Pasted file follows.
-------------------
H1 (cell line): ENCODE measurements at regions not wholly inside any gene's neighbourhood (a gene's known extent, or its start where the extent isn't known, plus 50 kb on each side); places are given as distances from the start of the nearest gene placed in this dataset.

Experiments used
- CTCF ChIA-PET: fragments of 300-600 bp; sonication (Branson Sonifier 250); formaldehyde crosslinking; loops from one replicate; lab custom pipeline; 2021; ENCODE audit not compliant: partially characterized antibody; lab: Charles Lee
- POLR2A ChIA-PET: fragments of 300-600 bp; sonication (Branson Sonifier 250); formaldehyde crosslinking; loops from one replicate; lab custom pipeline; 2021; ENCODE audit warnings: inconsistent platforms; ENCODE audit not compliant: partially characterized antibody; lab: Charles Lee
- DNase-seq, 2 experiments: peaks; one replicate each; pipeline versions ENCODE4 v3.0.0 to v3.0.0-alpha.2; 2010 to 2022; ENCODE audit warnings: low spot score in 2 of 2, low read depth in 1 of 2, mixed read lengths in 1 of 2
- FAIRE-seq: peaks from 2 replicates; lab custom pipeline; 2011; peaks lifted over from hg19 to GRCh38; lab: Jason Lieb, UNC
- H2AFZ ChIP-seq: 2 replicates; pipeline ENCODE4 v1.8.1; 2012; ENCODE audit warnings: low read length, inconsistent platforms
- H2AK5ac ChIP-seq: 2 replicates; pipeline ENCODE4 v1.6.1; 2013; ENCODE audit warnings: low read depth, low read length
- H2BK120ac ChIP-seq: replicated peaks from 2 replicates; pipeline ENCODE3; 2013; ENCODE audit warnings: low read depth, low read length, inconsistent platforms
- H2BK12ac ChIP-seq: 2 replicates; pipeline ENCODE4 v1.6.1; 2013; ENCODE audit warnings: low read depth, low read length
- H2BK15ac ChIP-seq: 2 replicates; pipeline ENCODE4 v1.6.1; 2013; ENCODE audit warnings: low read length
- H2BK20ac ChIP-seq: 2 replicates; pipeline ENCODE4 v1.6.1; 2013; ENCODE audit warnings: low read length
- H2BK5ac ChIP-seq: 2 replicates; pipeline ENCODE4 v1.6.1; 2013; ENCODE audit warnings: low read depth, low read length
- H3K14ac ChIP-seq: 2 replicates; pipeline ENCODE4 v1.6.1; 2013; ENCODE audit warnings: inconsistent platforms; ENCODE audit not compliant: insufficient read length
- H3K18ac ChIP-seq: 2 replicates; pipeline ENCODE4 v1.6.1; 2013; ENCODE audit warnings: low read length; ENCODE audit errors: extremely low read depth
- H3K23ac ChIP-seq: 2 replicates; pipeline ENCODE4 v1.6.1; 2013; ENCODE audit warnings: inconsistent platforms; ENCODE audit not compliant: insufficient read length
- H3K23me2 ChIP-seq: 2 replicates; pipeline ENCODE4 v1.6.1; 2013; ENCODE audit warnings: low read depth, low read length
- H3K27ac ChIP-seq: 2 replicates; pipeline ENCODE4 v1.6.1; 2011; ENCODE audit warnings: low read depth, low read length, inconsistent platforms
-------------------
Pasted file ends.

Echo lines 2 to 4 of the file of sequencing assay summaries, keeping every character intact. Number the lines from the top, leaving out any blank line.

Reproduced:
Experiments used
- CTCF ChIA-PET: fragments of 300-600 bp; sonication (Branson Sonifier 250); formaldehyde crosslinking; loops from one replicate; lab custom pipeline; 2021; ENCODE audit not compliant: partially characterized antibody; lab: Charles Lee
- POLR2A ChIA-PET: fragments of 300-600 bp; sonication (Branson Sonifier 250); formaldehyde crosslinking; loops from one replicate; lab custom pipeline; 2021; ENCODE audit warnings: inconsistent platforms; ENCODE audit not compliant: partially characterized antibody; lab: Charles Lee